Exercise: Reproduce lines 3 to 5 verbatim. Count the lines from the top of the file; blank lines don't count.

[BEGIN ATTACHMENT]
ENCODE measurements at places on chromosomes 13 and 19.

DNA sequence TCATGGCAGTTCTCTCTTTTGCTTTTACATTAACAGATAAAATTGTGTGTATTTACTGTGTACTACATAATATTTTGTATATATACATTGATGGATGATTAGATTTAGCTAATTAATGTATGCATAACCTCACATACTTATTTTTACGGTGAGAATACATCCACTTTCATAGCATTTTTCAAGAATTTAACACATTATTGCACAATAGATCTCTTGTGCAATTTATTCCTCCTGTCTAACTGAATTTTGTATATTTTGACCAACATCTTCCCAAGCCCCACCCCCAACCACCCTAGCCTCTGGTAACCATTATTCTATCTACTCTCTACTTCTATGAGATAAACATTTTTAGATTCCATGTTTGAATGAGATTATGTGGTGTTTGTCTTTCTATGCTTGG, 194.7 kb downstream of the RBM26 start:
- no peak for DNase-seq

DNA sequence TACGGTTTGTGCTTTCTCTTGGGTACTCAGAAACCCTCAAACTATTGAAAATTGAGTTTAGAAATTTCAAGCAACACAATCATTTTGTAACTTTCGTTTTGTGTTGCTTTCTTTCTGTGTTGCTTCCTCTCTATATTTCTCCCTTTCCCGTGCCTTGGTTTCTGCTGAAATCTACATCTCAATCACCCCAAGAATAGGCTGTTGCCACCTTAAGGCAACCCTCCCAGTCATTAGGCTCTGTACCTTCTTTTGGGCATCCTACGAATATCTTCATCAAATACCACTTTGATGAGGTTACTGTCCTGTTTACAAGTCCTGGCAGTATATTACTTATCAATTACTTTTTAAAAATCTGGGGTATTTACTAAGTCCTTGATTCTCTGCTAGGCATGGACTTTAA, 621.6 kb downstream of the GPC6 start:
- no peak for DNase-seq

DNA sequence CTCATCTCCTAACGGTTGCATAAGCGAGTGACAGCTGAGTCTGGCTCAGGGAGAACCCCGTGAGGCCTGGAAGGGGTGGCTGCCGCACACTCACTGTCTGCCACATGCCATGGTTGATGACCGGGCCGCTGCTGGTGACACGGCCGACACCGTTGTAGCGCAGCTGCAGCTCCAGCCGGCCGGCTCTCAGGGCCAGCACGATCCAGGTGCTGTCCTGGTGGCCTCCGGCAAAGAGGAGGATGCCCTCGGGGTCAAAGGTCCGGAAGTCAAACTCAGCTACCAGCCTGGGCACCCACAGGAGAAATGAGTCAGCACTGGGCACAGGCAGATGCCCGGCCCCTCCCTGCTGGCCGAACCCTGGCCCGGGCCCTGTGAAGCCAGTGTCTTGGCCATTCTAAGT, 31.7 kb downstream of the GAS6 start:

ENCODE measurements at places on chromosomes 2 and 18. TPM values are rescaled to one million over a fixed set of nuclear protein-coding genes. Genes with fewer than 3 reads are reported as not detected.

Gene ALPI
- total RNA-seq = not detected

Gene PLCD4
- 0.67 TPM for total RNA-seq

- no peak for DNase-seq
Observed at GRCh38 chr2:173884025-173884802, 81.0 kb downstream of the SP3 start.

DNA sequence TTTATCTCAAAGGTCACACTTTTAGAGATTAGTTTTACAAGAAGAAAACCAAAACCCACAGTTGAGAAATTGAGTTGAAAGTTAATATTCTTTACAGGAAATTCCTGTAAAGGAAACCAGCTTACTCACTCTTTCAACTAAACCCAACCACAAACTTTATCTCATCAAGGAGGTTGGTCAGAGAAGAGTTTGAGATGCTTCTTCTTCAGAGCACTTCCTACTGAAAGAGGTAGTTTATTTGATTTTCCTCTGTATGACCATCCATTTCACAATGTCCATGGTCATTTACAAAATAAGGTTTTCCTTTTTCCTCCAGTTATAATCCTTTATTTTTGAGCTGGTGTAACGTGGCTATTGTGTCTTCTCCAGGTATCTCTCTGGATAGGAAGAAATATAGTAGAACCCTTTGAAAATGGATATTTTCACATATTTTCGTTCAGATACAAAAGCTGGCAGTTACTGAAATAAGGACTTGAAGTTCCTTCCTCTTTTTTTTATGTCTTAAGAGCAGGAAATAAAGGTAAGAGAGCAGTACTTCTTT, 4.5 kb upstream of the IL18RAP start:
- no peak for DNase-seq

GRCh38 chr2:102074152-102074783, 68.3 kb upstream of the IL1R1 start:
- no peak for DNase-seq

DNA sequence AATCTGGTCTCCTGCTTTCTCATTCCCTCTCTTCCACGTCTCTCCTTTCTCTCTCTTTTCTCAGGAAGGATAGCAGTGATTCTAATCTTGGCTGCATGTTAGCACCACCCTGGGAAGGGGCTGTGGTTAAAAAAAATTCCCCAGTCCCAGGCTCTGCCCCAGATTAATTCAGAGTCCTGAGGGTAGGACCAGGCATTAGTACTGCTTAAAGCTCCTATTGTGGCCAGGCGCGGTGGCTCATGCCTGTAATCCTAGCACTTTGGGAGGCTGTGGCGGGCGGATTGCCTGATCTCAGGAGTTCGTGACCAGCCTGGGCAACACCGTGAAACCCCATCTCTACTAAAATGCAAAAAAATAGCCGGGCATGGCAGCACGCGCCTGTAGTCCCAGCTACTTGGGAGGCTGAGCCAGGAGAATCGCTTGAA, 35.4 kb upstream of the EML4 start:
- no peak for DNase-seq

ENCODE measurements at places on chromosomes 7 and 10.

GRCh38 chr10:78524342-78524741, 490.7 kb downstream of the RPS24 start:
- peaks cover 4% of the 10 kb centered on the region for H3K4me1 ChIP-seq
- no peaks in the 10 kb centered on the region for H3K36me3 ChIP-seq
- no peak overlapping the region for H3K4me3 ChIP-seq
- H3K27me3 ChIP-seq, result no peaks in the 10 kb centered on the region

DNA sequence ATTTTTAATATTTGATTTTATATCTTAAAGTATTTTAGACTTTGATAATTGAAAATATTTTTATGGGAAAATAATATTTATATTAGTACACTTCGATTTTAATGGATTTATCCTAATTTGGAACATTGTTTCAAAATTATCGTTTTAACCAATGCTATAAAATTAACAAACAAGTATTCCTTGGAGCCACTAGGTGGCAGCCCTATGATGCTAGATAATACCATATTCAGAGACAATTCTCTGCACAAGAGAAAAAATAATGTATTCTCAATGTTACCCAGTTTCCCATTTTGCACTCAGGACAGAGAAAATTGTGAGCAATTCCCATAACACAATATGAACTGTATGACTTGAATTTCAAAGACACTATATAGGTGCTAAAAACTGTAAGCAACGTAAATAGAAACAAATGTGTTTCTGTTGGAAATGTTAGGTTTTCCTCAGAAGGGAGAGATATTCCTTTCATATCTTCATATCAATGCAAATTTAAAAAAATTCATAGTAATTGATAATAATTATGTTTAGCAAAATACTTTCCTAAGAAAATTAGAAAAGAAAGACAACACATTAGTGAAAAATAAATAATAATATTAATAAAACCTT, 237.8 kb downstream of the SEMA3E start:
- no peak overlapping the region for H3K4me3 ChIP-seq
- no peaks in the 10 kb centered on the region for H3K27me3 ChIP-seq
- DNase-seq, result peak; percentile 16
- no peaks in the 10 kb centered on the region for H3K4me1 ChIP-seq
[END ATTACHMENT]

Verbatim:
- no peak for DNase-seq

DNA sequence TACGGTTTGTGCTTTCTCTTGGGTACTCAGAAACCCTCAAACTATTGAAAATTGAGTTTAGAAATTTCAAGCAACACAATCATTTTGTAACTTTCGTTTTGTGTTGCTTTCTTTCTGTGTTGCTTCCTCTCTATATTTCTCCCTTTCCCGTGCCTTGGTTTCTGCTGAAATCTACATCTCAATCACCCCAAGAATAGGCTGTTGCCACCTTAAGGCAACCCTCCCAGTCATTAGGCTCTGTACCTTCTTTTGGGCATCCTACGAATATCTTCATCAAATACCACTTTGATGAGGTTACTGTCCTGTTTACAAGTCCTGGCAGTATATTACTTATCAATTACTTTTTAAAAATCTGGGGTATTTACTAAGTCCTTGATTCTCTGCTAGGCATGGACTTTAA, 621.6 kb downstream of the GPC6 start:
- no peak for DNase-seq